Genre. It’s a tricky business. Important, but super tricky, because every now and again you find yourself with a plot that doesn’t quite slide nicely into one of those boxes.
If it doesn’t fit in the box, make the box bigger. Redesign the box.
Sell it back to the people who made it in the first place. EVERYBODY WINS.
For example (to use one of Pepper’s novels), what do you with a novel where the characters are college students but they’re also knights? The setting plonks it in contemporary, although the YA/NA debate is ongoing, but knights would suggest something like adventure, even if it’s not tipping over into fantasy. But then the knights themselves are actually run by MI5, so that kind of puts it in the same realm as other espionage stories, or perhaps a crime novel.
Where does it go? Pepper calls it ‘contemporary adventure’, and that’s the closest she can get to describing it. It’s effective enough, but when you’re trying to market a book, sometimes it’s useful to have a genre that’s, well, more traditional.
Genre serves a handful of purposes. It means your reader knows what they’re picking up, at least approximately. It means the bookstore and library know where on the shelves to put it. It means Amazon can list it on certain charts but not others. And when you’re pursuing the kind of publishing route that takes you via an agent, it’s something you need to be aware of when you’re querying.
Describing a book as a “YA urban fantasy” shows the agent that you’ve thought about your audience and you know where your novel fits into the market.
But it’s not always that easy.
I know someone (I know everyone, but this is a specific someone) who is working on a trilogy where arguably, each of the books is a different genre. They each have the characteristics of different categories, and don’t quite fit clearly into any of them. Even more complicated is the audience problem: while the first book could safely be described as YA, by the time the third book comes around we’re looking much more at a thriller with some serious adult content.
So what are you meant to do in that situation? It’s easy to think that it’s not working and give up on the books, or try and squash the life out of them to make them fit into a box, and occasionally it’s important to make changes to what you’re writing. Thinking about genre will ensure that you have a clear idea of the kind of story you’re writing, and you’ll probably write it better, so if you have no idea what you’re doing, then you may need to rethink.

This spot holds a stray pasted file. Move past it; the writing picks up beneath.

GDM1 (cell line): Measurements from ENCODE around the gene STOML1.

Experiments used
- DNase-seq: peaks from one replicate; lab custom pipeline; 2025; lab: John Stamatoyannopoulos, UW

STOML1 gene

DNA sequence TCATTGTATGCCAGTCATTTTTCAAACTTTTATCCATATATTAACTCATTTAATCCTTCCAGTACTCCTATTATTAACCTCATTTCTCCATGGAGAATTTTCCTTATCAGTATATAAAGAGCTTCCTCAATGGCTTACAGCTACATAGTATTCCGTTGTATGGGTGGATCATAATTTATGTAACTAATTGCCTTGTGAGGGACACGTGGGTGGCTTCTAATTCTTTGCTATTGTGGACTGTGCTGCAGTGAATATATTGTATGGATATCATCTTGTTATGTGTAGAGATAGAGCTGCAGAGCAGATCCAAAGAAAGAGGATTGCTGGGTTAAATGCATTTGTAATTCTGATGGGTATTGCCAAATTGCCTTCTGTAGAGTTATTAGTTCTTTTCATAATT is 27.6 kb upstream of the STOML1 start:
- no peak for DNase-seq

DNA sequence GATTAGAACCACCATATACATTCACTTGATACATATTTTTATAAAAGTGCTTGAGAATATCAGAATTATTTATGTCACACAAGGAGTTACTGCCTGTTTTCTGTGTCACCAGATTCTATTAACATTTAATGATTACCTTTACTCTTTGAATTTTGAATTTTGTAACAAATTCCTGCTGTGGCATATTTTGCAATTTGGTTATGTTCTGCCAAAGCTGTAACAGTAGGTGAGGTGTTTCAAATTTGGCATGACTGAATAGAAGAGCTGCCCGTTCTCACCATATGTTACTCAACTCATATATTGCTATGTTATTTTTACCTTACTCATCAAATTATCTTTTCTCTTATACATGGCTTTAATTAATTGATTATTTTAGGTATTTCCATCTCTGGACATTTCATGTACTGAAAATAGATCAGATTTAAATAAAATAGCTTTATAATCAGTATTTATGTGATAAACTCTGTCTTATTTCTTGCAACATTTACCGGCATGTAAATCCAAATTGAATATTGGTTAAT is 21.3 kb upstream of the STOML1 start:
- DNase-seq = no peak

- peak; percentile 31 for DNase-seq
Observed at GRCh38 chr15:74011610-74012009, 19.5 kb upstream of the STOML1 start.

But if you’ve got a genre but that genre doesn’t quite work, like a contemporary adventure or a three-book story arc that takes us on a journey through genres, I want to say to you: don’t give up.
It’s hard, in the writing business, to tread the line between marketing and commercial potential, and telling the story you want to tell. Occasionally yeah, you do have to make changes to something before it can sell. But that’s not what you should be thinking about from the very beginning.
You’re writing a book? Write it how you want to write it, the genre you want it to be, and worry about whether it’s marketable later. Maybe you’ll get to book five of your cross-genre series and realise that there’s no way in the world that a traditional publisher will ever pick it up because it’s ridiculous, but that’s okay. Do you have faith in that series? Then keep going. Keep working on it. In the end, you can always indie publish. That’s the benefit of self-publishing: you can take risks and write things that don’t fit into traditional boxes, because the overhead costs are so much lower that you don’t have much to lose.
When Neil Gaiman and Terry Pratchett wrote Good Omens, they wrote it purely for fun, with no idea if anybody would ever want to publish it because it was weird and potentially blasphemous and they had a great time working on it. More than twenty years later that book is still selling, still popular, and has just been adapted into a radio series.
So write without thinking about whether it’s too weird for publishing. Write without worrying about marketability. Write for your own entertainment, to tell the story that means something to you, and worry about that sort of thing at the end.
If everything fits neatly into a genre box, great. But don’t panic if it doesn’t, because not all stories can. Genre’s generally a fairly arbitrary descriptor of books, especially when it’s as broad as an audience category like “YA”. (Though the advantage of this is that you don’t have to worry quite so much about specific genres within that category.) It’s not the be-all and end-all of whether you’ve written a good book.
Go forth and smash down those genre boundaries.
I just typoed that as a ‘gender’ (not for the first time in this post). Smash those as well. Pepper and Nat will help you, if you ask them nicely. Or even if you don’t. They’re probably already doing it right now. Following in Carter’s footsteps and all that. Anyway, go write. It’s what you’re meant to be doing, isn’t it?
-- Iron Man